It was our thirtieth wedding anniversary last month. On the weekend before we took some much-needed time alone with a 24-hour escape into the city. Included in our itinerary was Reconciliation and Mass at St Patricks, Church Hill.
Established in 1844, this historic church in the heart of the city was one of the earliest in the colony. It offers eleven Sunday Masses and five daily Masses. It also has a strong Reconciliation ministry with the Sacrament offered for 35 hours each week. The six Marist priests on the parish staff hear literally thousands of confessions each year. It truly is an oasis of mercy in the heart of the city of Sydney.
Which was fortunate for us as we strode briskly across town for the vigil Mass. Having had a few terse words (doesn’t that always seem to happen when we get more than the usual meagre rations of each other’s presence?) we were intent on arriving in time for Reconciliation before Mass began. So intent, we practically stepped over the top of a man lying in the street only coming to our senses when we heard the people behind us ask, “Are you okay mate?”.
Sigh. Add that to the list of sins to confess. Looking back, it was a bit of a metaphor for our relationship. We’ve been in such a rush over the past few years, that we’ve barely noticed the obvious… that we need to reprioritise time together.
When we arrived at the church a message on the front page of the bulletin by parish priest Fr Michael Whelan caught our attention: “Fall in Love, stay in Love”. Funny how God plants these little signs in our life. We couldn’t have asked for a more appropriate insight.
The article included this marvellous quote from Fr Pedro Arrupe, the Superior General of the Jesuits 1965-83:
“Nothing is more practical than finding God, than falling in Love in a quite absolute, final way. What you are in love with, what seizes your imagination, will affect everything. It will decide what will get you out of bed in the morning, what you do with your evenings, how you spend your weekends, what you read, whom you know, what breaks your heart, and what amazes you with joy and gratitude. Fall in Love, stay in Love, and it will decide everything.”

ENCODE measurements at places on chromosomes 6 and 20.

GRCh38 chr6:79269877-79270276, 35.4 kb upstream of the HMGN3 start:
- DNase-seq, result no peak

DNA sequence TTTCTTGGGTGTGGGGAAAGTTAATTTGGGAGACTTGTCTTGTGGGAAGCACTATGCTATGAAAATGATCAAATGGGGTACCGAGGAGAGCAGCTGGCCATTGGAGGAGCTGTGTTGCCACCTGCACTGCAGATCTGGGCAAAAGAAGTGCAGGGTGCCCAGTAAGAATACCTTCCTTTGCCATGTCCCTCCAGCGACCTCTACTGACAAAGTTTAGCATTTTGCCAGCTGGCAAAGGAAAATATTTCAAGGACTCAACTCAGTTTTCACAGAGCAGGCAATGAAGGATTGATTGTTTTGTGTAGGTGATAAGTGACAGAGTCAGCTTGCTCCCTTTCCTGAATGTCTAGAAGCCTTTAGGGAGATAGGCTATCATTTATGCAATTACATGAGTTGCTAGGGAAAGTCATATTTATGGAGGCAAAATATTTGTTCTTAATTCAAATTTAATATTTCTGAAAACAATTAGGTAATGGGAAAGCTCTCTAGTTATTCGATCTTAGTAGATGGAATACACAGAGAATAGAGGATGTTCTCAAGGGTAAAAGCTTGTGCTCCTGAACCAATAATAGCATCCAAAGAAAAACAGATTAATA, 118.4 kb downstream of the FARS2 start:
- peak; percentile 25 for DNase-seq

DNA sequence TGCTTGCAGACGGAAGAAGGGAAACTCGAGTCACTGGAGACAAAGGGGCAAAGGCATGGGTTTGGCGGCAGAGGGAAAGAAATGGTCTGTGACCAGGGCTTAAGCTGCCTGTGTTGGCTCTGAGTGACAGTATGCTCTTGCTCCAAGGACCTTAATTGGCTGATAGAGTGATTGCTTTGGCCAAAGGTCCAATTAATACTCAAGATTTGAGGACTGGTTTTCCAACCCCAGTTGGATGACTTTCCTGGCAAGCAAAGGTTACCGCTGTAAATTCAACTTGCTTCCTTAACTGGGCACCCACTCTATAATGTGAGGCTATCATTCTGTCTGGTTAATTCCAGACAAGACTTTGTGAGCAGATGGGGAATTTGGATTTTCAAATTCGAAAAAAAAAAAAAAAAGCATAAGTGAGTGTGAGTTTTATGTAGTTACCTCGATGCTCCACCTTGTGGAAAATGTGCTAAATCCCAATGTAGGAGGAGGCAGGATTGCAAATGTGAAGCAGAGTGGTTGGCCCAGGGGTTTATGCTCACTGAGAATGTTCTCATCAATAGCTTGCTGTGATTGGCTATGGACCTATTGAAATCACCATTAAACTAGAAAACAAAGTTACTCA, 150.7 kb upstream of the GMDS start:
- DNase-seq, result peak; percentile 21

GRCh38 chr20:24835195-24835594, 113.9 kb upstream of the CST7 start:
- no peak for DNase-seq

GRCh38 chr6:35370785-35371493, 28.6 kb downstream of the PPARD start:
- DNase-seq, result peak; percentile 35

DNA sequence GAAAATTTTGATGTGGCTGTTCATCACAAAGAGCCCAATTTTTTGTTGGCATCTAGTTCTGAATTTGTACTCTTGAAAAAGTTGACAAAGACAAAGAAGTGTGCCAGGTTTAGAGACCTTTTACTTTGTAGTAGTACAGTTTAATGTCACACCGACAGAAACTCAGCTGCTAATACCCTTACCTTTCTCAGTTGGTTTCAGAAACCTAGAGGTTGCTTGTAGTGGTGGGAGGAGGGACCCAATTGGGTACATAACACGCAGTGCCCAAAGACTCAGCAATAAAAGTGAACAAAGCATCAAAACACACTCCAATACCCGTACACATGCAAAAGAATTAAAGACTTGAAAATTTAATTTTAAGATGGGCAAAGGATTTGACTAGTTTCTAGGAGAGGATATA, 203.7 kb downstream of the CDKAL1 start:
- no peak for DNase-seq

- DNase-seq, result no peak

Although Fr Arrupe was writing about faith, it is equally true of marriage. What strikes us immediately is the assertion that falling in Love, and staying in Love, is something within our control.
While true, this is an entirely counter-cultural idea today. The popular view would have us believe that falling in love (and out of it) is something that happens to us; that we are passive victims rather than active agents.
We hear of so many couples who say ‘we just fell out of love’- as if there was some mysterious force at play over which they had no input or influence. They assume that if they no longer feel the intense emotions associated with falling in love, then the love is gone and there is nothing they can do about it.
Yet love is not just about emotions. It is also about our choices, about what we decide to care about, and how we choose to express it. After thirty years of learning how to love (and still learning), we can attest that if we relied on that ‘lovin’ feeling’ to sustain our marriage, we probably wouldn’t have made it this far.
Because falling in love is generally a wonderful experience, we don’t notice the investment we actually made to make it happen. When we look back at our dating experiences, we spent hours and hours over weeks and months thinking about ways to spend time with each other, demonstrate our love, affirm the other, spoil and please each other. We listened intently for hours as we hungrily sought to know and understand this person better. No wonder it felt so amazing!
Now?… who has time for any of that when there’s a hungry family waiting for dinner, bills to pay, a parish meeting to attend, and a pressured job that insists on dominating our attention? Anyway, we tell ourselves, we already know the other person and thus exploring each other’s personality and perspective seems unnecessary and indulgent.
But is it? Perhaps we need to reframe the way we perceive our ‘couple time’ – it’s not a treat or a luxury – it’s the vital work of sustaining the passion that keeps us growing in our marriage, and underpins the spiritual work that God calls us to undertake through our vocation. It’s the crucial component that helps us stay in Love.
If we invested in our marriages with the same effort with which we courted each other in our early days, the ‘lovin’ feelings’ would be sustained and Love wouldn’t seem so fickle.
Notice that capital ‘L’ in ‘Love’? That was in the original quote from Fr Pedro Arrupe and is not a typo. All human love has its origins in Divine Love. That’s one of the reasons why it’s so important for married couples to be visibly ‘in love’ – because we testify to the reality of Divine Love.
It’s no coincidence that the decline in faith in our society is mirrored by the decline in marriage. When a marriage breaks down, the impact is felt far and wide; children, parents, friends and colleagues all feel that little bit more disillusioned and sceptical about all love, Divine Love included.
The truth is, staying in Love is not just a nice thing to do; it’s a religious obligation to which we made a solemn vow! So, take some time this week to court your spouse. Give each other the priority time and attention that is needed to kindle the flame of passion and enjoy those ‘lovin’ feelings’!